Archive for September 5th, 2013

Mini-review – Edward II – National Theater

September 5, 2013

Given that Edward II is a major production by the National, you may wonder why it’s only getting mini-review status from me. I’ll summarize it quickly:


Yes, many of the most emotionally fraught scenes of Edward II are marred, not just by having large, distracting video projections on both sides of the stage, but by actually having the actors perform WHERE YOU CAN’T SEE THEM, in a little room in the middle of the stage where “secret things” happen. This was maybe acceptable for the scene where Edward (John Heffernan), Gaveston (Kyle Soller), and Spencer (Nathaniel Martello-White) were having some kind of a party; but under no circumstances to I expect to have to watch a scene take place ON GIANT TV SCREENS when the actors are RIGHT THERE ON STAGE. I was especially wanting to tear my hair out during the scene where Edward is captured at a monastery. It’s thoughtful, sad, painful: and yet it was performed for the camera rather than for me, sitting right there in the third row (£12, a great price!). Seriously, I do NOT come to the theater to watch TV, or to watch actors talking to a camera. There’s a whole PROGRAM of events for people who like that kind of stuff, it’s called the NT Live, but I was actually WATCHING THE NT IN THE FREAKING THEATER AND I EXPECTED TO BE WATCHING ACTORS AND NOT A TV SCREEN.

So have we established that I had some serious problems with this play? I think so. Yet I stayed after the interval when 15% of the audience walked out. I can’t say why they left – maybe boys kissing is a problem for them, maybe the weather was just to gorgeous to be ignored – but I stayed because this was, while not emotionally engaging, still the best Marlowe I had ever seen. I was also freshly engaged in Edward’s story after having just been to Dunstanbugh Castle (it was built by the Earl of Lancaster, who captured Edward’s favorite, Gaveston – and it stands in ruins! What happened?) and very much on a bit of a history kick after seeing the Globe’s production of the Henry VI plays. So I wanted to know the story of Edward II, even if told through Marlowe’s eyes.

Oddly, in the end it was the women who held my attention – Kent, Edward’s sibling (Kirsty Bushell, cross-cast as his sister, with a lovely voice and a role I was willing to believe was historically female); Isabella, his queen (Vanessa Kirkby, regal, gorgeous, and the one person who managed to tug my heartstrings as she was sent to the Tower by her son); and the (also cross-cast) Pembroke (Penny Layden, the only one of the barons who actually seemed to care for Edward). I couldn’t really connect to any of the men, but watching Isabella, who loves Edward, make decisions that seemed Machiavellian but really were just based on ensuring the best chances for her son to, not just be king, but live … it was really very, very hard, and utterly believable. The men, well, they were busy acting for the cameras. It was still a well written play excellently acted, but I found it didn’t move me.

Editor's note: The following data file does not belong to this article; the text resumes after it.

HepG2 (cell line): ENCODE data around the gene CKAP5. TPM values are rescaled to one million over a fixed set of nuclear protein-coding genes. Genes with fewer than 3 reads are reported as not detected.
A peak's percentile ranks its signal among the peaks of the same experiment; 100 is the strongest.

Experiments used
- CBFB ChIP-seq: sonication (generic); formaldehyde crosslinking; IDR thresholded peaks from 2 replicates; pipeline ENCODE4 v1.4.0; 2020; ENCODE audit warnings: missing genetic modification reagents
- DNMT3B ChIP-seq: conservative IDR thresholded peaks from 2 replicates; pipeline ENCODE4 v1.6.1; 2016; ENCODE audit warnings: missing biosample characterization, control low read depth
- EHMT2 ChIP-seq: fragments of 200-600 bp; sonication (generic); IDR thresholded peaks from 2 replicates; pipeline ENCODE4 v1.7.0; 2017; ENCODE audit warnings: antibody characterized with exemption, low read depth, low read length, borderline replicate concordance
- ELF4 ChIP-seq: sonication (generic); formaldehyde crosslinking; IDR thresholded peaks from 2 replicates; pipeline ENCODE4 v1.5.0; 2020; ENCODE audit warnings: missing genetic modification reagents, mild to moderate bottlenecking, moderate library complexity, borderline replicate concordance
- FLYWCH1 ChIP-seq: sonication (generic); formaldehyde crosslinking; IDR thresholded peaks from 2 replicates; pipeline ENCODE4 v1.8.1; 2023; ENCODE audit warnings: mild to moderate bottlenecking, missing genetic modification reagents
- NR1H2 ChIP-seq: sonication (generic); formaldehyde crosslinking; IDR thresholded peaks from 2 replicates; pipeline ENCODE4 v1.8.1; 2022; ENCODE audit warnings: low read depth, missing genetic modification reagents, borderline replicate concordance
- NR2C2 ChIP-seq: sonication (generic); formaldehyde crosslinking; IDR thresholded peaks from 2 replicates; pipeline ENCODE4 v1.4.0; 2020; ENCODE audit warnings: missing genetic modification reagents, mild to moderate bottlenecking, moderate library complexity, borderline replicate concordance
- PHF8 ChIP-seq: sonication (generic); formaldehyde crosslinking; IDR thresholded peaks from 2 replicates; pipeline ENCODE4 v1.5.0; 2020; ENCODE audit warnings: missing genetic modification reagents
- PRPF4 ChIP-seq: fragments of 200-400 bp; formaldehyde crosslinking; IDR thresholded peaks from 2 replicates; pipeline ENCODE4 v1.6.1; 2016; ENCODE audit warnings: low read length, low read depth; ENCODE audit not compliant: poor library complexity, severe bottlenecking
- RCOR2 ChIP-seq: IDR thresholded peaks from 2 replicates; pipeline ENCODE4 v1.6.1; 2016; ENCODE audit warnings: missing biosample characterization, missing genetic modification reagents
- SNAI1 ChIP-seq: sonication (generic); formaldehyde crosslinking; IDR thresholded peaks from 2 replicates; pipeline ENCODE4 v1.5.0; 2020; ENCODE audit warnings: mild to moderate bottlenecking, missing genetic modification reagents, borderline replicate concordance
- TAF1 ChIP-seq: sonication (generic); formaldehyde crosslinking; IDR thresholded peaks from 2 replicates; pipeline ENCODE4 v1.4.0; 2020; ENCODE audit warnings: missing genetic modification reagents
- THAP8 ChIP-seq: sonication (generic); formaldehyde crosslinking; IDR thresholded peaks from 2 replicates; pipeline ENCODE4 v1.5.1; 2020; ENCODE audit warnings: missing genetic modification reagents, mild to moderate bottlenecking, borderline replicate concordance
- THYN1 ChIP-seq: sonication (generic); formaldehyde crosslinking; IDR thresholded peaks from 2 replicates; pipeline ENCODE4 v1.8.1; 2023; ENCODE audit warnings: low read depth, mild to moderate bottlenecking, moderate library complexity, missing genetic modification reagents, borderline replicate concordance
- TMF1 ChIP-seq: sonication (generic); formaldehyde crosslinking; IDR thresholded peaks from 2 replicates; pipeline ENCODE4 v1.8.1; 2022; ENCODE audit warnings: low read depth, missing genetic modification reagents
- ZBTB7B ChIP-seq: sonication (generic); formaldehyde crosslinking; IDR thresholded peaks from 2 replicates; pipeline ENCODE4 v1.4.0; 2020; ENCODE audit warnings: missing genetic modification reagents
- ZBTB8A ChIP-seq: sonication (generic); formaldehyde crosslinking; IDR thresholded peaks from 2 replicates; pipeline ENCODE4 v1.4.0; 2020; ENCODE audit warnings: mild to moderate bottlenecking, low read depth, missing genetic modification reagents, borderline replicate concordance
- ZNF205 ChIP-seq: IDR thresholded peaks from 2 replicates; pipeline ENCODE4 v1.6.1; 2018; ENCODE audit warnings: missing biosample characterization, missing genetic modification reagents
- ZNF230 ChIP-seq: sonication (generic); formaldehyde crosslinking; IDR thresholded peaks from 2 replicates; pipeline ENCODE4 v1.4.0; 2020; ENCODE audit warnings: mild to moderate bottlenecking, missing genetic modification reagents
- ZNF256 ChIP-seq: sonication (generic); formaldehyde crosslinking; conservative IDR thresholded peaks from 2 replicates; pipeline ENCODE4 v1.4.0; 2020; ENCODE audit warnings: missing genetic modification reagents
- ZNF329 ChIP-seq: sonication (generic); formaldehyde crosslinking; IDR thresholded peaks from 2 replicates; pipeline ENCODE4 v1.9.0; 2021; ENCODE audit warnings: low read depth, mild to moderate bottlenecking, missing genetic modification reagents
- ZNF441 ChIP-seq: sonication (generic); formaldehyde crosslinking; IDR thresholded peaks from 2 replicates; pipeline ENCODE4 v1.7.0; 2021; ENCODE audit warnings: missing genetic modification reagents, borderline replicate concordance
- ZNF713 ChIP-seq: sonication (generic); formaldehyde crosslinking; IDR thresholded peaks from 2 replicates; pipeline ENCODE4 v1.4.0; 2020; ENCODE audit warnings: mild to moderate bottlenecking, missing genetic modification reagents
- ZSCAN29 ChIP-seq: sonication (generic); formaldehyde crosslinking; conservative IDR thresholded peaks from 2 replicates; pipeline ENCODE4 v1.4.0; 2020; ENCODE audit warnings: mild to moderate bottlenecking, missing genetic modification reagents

(This review is for a matinee performance that took place on September 5th, 2013. It is in performance until October 26th.)

Review – Agamemnon – The Bunker at Southwark Playhouse

September 5, 2013

Due to the crush of bodies waiting to see Titanic, I failed to make it into the first half of the Southwark Playhouse’s production of “The Bunker” (Morgana and Agamemnon (a two-play bill), so this review is only for Agamemnon.

The play is set in a WWI (trenches) bunker, a small building built within the theater; the roof is low overhead, and we sit on the wooden benches that line the four walls. There’s an exit to the trenches kitty-corner from the door we enter by (which is also used as an entrance by the actors, thus my inability to slip in), and a small table in the middle of the room. I thought it felt convincingly like a buried room, an experience aided by the speakers that made the booms of bombs vibrate through the structure.

The play is meant to parallel the story of Agamemnon (whose name I forget in favor of the daughter he murdered, Iphigenia), who, depending on which story you follow, is murdered by his wife and/or her boyfriend when he returns from the Trojan war. What we get is a young, injured officer, trapped and bleeding his life out underground while he hallucinates visits from his wife and (seemingly) relives choice memories. To me, the play had little of the feeling of Ye Olde Classic Greek Tragedy about it – instead, it was a bit like Incident at Owl Creek Bridge, with all of the sadness and terror of trench warfare – the feeling of young lives wasted, of a society that was about to change forever, of the generation of widows to come – rolling around the room like another character. The backstory, of the officer’s romance with his wife, of her sadness at him leaving for the war, of many unsent letters – to me it didn’t snap into the mold it was named to fill, but rather went on to form its own story of disappointment and lost hopes, alcoholism and loneliness. When he says his wife has gone funny, to be honest, I could not see a sensible reason for it within the story as presented; only with the Agamemnon overlay did it make sense that she’d want to kill him. But I couldn’t really buy it as anything other than some kind of strange hallucination brought on by pain and guilt – and even in that context it didn’t really work.

However, with the very strong performances by all of the cast members, this little logical gap wasn’t enough to put me off. I really enjoyed my EXTREMEMLY intense time in the bunker, and will probably be sneaking back to the Southwark Playhouse to see about catching the first play of the set.

(This review is for a matinee performance that took place on Saturday, August 31st, 2013. It continues through September 21st.)